In conclusion, square-foot gardening is an excellent method to maximise space, increase yields, and minimise maintenance. Furthermore, with a precise planting layout and close spacing, square-foot gardening allows for more efficient use of space and resources, making it an ideal choice for small gardens or urban settings.

However, like any gardening method, square-foot gardening has pros and cons. While it can be highly productive, it also requires an initial investment in materials and more maintenance than other gardening methods. Additionally, the small planting areas can limit the variety of plants that can be grown, and the soil may require more frequent amendments to maintain fertility.

Benefits of square-foot gardening (2024)


Benefits of square-foot gardening? ›

Pros of Square-Foot Gardening

What are square foot gardening benefits? ›

The Square Foot Gardening Method™ saves gardeners time, effort, tools, space and water. The Square Foot Gardening Method is estimated to cost 50% less, uses 20% less space, 10% of the water, and only 2% of the work compared to single row gardening.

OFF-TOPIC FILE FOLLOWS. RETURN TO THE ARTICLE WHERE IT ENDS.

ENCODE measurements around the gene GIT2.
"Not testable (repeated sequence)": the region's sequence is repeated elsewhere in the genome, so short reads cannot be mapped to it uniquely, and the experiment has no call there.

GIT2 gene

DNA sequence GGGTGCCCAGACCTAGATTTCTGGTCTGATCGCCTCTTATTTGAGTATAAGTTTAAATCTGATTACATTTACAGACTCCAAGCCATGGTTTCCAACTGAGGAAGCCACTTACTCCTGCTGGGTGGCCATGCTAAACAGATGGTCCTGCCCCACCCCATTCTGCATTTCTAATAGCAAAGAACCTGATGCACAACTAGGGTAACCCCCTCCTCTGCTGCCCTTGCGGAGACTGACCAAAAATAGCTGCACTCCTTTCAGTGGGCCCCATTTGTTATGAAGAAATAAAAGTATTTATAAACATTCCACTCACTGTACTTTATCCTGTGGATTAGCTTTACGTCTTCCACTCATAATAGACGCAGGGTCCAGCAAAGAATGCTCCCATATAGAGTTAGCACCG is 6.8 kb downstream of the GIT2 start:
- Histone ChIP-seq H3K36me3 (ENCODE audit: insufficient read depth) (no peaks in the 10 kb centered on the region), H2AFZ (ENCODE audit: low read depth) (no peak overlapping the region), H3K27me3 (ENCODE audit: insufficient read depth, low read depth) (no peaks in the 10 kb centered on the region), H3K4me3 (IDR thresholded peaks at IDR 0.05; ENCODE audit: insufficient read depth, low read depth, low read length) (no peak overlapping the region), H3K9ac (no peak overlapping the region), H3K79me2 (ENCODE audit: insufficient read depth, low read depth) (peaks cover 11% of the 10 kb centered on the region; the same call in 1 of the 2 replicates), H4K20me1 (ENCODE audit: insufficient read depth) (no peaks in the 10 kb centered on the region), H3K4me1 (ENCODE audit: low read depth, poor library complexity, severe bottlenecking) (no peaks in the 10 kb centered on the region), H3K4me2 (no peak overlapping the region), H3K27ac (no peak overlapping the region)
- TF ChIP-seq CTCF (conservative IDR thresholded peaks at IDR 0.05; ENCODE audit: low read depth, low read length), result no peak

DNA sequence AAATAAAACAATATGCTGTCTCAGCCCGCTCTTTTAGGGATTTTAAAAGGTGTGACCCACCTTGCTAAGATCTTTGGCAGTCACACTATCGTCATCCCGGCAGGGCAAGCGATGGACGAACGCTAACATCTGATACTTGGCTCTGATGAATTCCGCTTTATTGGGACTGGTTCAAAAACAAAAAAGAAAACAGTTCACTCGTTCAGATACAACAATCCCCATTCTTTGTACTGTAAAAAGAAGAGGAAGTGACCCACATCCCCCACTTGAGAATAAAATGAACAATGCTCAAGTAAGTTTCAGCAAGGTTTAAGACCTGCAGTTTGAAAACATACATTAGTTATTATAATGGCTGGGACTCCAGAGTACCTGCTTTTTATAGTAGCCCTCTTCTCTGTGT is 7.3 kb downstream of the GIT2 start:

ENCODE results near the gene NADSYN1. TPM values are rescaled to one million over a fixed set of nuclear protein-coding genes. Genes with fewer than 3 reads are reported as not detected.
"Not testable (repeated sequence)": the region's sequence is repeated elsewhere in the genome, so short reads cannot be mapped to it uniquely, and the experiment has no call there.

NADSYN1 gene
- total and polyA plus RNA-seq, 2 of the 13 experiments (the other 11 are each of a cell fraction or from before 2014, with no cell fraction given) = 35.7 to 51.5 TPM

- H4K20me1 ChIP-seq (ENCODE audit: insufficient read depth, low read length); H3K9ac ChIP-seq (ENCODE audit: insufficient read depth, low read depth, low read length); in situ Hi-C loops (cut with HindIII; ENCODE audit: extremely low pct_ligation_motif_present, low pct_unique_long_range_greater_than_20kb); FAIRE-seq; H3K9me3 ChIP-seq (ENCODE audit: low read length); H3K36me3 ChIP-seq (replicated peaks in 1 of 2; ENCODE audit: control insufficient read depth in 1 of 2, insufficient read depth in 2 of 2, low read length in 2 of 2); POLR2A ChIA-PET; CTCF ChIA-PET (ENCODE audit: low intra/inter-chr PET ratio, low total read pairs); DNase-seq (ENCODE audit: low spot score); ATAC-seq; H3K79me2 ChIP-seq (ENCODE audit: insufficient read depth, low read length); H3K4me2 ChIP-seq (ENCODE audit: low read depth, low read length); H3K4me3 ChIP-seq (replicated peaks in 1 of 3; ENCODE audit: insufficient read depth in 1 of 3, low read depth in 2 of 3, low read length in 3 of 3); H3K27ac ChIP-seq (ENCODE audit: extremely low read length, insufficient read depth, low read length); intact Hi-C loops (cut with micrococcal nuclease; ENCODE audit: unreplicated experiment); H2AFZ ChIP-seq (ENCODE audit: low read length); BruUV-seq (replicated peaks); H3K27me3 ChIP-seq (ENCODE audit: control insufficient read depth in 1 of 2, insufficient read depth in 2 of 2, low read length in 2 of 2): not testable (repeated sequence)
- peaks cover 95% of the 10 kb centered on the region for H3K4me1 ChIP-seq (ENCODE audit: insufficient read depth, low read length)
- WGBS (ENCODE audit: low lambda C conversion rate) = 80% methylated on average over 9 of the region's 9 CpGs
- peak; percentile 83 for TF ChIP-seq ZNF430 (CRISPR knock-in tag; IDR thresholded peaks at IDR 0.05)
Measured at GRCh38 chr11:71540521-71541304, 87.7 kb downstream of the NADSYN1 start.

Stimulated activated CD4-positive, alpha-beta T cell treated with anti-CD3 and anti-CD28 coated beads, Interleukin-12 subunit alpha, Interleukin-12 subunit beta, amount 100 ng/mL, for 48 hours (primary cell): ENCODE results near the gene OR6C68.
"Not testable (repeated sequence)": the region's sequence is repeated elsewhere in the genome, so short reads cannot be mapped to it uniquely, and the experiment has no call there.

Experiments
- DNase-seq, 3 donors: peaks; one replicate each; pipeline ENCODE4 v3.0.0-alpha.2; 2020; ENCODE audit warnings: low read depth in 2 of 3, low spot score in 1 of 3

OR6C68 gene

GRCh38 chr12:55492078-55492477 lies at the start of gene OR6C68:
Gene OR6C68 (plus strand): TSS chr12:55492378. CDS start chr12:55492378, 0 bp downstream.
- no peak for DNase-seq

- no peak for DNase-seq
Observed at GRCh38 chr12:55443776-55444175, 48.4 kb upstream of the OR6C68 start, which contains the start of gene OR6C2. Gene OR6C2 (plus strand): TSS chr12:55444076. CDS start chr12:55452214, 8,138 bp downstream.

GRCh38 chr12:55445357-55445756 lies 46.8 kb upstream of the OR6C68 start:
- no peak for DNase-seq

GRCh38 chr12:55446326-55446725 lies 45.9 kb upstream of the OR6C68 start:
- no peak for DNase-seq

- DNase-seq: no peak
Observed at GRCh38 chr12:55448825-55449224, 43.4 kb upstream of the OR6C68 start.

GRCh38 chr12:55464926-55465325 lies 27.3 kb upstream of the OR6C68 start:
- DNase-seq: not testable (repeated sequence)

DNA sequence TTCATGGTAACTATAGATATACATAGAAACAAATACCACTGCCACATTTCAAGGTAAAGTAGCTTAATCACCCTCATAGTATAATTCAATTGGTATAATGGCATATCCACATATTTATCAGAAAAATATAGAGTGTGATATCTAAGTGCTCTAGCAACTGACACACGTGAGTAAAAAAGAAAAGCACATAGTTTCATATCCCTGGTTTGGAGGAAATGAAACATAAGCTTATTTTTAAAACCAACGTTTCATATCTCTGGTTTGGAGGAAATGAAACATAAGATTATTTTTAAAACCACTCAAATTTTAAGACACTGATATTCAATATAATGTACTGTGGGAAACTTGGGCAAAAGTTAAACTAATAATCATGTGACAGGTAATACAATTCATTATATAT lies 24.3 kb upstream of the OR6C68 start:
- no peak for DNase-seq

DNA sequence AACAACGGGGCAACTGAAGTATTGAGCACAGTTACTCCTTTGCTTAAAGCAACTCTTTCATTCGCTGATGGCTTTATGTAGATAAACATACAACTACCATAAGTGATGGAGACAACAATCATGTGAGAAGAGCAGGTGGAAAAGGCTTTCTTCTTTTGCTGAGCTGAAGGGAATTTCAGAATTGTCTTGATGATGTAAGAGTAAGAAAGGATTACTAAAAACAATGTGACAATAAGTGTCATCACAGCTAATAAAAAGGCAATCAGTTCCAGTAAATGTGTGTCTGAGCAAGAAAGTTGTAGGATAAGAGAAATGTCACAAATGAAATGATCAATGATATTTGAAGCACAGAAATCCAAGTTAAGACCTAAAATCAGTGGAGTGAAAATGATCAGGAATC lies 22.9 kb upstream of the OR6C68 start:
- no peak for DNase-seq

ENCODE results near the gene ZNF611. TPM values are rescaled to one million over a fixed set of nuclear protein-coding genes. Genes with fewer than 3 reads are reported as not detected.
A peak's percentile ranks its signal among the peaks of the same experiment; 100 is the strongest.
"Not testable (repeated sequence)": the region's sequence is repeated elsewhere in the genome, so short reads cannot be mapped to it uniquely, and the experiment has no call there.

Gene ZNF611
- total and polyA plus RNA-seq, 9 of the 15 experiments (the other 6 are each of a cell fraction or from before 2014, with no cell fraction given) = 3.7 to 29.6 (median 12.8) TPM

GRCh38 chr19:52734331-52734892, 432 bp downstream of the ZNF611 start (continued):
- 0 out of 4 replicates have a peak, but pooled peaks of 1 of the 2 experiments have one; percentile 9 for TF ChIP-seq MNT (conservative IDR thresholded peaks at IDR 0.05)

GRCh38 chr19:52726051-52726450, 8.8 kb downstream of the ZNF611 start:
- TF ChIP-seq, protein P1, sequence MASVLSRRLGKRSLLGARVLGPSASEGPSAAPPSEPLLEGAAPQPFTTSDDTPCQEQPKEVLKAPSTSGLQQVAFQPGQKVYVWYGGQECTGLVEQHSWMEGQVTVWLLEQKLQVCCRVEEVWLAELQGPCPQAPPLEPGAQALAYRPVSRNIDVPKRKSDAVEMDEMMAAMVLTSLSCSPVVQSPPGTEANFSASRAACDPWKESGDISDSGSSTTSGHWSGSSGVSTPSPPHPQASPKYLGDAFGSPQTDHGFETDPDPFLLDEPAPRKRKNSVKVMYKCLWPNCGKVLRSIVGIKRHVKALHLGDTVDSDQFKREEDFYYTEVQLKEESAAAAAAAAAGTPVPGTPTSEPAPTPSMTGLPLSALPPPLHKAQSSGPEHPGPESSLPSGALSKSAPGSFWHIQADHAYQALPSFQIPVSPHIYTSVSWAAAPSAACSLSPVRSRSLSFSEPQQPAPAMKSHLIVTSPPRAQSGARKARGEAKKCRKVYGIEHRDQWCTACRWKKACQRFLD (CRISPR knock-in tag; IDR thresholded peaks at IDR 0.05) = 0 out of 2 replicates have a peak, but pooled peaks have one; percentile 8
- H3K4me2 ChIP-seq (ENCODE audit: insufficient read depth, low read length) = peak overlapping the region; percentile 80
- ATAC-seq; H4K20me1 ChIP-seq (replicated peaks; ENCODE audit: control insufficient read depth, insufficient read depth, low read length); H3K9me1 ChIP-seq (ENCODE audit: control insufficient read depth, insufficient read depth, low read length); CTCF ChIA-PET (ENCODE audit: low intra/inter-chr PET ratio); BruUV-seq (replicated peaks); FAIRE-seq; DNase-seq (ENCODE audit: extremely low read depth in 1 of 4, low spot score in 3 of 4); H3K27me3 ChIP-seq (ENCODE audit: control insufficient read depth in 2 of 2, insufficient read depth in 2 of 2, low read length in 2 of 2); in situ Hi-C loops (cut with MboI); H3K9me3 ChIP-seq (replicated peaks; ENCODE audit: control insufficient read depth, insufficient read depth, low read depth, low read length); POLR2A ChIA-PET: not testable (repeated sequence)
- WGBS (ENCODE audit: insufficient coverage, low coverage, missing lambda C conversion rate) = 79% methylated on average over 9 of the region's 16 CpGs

What are some reasons that square foot gardening is practical? ›

Square foot gardening is adaptable to different areas, such as urban areas, balconies, rooftops, or even indoors. Gardeners can use a variety of containers or raised beds to create a square-foot garden in any location. Its adaptability helps the planters start quickly, plan a new garden, or even expand a garden.

What is square foot gardening summary? ›

Square foot gardening is the practice of dividing the growing area into small square sections. The aim is to assist the planning and creating of a small but intensively planted vegetable garden. It results in a simple and orderly gardening system, from which it draws much of its appeal.

Is square foot gardening the best? ›

The Bottom Line

Square foot gardening is a solid gardening method for any home gardener, especially beginners and people who are short on space. The drawbacks (while real) all have fairly simple solutions. Of course, it's all about your individual needs and preferences, but if it interests you, we say give it a whirl!

What is the purpose of square feet? ›

A square foot is a measurement of area used in the US customary system. Square feet are most commonly used in the US as a measurement of a flat space such as a room, the amount of floor space in a house or apartment, farm land, and much more.

What problem does gardening solve? ›